5.5% tax free (in lieu of a mortgage) on properties implied return + 5 to 10% HPI (being the norm over the years) = doing very nicely with a home of your own & your money staying ahead of inflation.

?????

why have you deducted rent from interest, especially when most people pay their mortgage from salary ?

dont forget interest earned on STR funds is ON TOP of salary earned.

Heads we win on that one :P

Some banks have a maximum transfer on the internet, like Barclays at £2,000 per day for a new payee & I think it's £5,000 per day for an existing payee.

Does First Direct have a restriction like that?

250k max

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SOTT, TTRTR, the way FD works is ANY time you transfer ANYTHING out of their account, you get no interest for that month.

It's got nothing to do with how much you have at the start/end of the month, so transferring to/from another account would just kill your interest (literally AND metaphorically)

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We sold our house in Cheshire last August, we are typical baby boomers, moved back to Cardiff and currently renting a new build two bed two bathroom appartment (£900/month) The houses we have looked at in Cardiff we consider to be considerably overpriced and in need of extensive modernisation. We have become increasingly frustrated having two purchases fall through with the associated aborted fees and we have never been in this situation without our own home, however, as our cash is not replaceable we have become extremely cautious. We have now decided to rent for the longer term and "see what happens" to the market. I agrree with most of the bears that interest rates will move up and that prices will correct downwards--but who knows when? The main factor in our decision was the fact that we have cash in the bank earning 4% net, converting that cash into property and extrapolating the value over even 5 years at 4% it is hard to believe the values calculated.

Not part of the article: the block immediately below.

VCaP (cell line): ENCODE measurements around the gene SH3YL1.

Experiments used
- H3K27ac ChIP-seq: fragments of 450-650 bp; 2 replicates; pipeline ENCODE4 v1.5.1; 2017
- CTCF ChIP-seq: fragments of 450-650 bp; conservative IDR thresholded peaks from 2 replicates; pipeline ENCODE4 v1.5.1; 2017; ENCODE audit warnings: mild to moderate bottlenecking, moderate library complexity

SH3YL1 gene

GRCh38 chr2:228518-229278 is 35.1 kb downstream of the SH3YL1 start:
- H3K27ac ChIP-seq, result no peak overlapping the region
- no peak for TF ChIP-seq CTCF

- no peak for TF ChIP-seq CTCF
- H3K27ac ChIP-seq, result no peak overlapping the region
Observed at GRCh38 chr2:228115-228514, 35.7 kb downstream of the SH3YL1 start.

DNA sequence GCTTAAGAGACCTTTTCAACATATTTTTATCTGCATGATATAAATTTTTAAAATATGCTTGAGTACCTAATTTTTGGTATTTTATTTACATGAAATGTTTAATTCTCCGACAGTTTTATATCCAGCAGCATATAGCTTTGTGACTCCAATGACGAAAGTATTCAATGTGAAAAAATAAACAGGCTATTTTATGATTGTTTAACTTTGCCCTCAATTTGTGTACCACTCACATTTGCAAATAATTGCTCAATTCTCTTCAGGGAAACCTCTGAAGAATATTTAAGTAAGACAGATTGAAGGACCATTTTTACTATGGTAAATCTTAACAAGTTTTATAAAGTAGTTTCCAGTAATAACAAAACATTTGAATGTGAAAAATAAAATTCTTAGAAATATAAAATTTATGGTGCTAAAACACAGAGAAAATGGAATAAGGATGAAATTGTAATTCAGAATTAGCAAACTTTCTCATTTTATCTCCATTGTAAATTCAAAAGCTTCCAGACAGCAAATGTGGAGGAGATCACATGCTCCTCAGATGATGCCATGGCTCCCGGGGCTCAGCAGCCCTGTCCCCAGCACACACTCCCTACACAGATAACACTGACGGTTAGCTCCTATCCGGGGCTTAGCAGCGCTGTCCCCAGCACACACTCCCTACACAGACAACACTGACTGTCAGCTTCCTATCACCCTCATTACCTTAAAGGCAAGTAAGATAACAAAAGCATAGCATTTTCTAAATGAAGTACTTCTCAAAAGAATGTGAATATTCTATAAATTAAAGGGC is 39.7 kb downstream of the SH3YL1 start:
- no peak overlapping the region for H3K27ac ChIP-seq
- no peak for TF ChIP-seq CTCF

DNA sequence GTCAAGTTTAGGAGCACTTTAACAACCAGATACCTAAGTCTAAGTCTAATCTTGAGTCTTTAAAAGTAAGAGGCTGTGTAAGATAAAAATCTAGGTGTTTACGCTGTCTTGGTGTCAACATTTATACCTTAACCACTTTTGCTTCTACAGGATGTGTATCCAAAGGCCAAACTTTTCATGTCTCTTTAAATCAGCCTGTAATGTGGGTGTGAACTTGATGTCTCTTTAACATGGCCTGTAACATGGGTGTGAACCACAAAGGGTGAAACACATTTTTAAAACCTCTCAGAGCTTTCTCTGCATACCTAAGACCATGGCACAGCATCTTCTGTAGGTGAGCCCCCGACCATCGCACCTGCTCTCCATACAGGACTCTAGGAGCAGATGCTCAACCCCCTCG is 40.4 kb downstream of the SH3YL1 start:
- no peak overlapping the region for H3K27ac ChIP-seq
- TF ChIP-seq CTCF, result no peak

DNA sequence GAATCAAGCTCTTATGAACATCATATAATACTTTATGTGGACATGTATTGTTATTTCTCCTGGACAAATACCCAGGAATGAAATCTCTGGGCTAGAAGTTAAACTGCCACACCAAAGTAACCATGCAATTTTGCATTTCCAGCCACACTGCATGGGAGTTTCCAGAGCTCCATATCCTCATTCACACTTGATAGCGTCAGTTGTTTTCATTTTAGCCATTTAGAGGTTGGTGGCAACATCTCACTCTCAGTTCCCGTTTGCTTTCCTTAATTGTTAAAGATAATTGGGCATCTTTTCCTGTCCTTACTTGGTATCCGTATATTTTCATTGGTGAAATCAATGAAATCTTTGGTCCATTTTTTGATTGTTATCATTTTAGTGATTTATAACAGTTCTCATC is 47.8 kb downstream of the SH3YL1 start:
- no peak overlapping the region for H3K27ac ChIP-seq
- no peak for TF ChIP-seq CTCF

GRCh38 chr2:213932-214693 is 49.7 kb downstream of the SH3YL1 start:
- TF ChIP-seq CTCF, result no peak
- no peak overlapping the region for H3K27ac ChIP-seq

Have we done the right thing?

You have made the right decision.

Enjoy the freedom that renting brings and wait until house prices correct. Everything about the UK and global economy, the prospect for IR rises worldwide, conspires to bring about substantial drops in house prices.

It's simply a waiting game.

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SOTT, TTRTR, the way FD works is ANY time you transfer ANYTHING out of their account, you get no interest for that month.